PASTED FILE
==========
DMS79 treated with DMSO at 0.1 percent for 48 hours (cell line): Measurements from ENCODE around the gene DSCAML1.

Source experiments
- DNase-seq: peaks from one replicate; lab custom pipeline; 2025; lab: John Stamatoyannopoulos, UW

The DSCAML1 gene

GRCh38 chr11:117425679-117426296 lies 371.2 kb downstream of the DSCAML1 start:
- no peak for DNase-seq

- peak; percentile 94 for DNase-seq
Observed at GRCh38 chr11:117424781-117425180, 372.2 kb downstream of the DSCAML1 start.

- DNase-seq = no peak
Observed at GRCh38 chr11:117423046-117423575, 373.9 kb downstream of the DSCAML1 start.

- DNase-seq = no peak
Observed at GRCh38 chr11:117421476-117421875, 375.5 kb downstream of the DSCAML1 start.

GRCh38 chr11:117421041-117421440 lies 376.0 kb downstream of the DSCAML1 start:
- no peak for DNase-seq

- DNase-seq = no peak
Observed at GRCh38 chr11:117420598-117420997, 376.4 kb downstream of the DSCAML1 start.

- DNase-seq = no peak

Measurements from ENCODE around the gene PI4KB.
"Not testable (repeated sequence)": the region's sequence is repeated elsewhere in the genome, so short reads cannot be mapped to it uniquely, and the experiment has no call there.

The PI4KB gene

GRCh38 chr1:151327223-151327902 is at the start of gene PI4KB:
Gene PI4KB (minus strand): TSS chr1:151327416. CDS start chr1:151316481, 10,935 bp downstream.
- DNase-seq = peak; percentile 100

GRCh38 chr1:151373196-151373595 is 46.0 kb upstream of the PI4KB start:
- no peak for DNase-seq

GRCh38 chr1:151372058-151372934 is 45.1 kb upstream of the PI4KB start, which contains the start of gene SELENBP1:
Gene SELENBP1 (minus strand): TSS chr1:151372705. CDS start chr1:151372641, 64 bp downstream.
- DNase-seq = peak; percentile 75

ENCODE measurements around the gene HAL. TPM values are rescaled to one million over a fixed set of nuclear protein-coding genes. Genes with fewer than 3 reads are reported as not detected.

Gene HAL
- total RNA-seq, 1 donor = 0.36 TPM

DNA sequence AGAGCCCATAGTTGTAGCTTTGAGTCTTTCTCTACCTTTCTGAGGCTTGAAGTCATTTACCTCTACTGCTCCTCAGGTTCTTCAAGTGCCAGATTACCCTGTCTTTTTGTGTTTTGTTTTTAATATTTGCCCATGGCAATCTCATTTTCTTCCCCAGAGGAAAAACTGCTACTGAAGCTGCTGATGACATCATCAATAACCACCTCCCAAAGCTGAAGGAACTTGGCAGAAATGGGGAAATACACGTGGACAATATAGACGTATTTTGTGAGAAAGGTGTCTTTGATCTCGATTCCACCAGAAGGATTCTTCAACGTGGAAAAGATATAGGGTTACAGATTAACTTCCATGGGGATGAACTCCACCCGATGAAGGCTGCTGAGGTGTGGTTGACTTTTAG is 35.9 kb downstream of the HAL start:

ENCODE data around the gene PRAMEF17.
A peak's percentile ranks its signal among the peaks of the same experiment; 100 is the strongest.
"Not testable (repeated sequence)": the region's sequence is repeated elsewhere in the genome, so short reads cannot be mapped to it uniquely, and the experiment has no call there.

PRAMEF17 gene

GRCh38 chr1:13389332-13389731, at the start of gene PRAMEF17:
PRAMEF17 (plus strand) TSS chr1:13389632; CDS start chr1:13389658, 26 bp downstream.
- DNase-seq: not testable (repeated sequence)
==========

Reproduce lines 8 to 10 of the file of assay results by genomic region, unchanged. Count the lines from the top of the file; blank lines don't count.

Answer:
Observed at GRCh38 chr11:117424781-117425180, 372.2 kb downstream of the DSCAML1 start.

- DNase-seq = no peak
Observed at GRCh38 chr11:117423046-117423575, 373.9 kb downstream of the DSCAML1 start.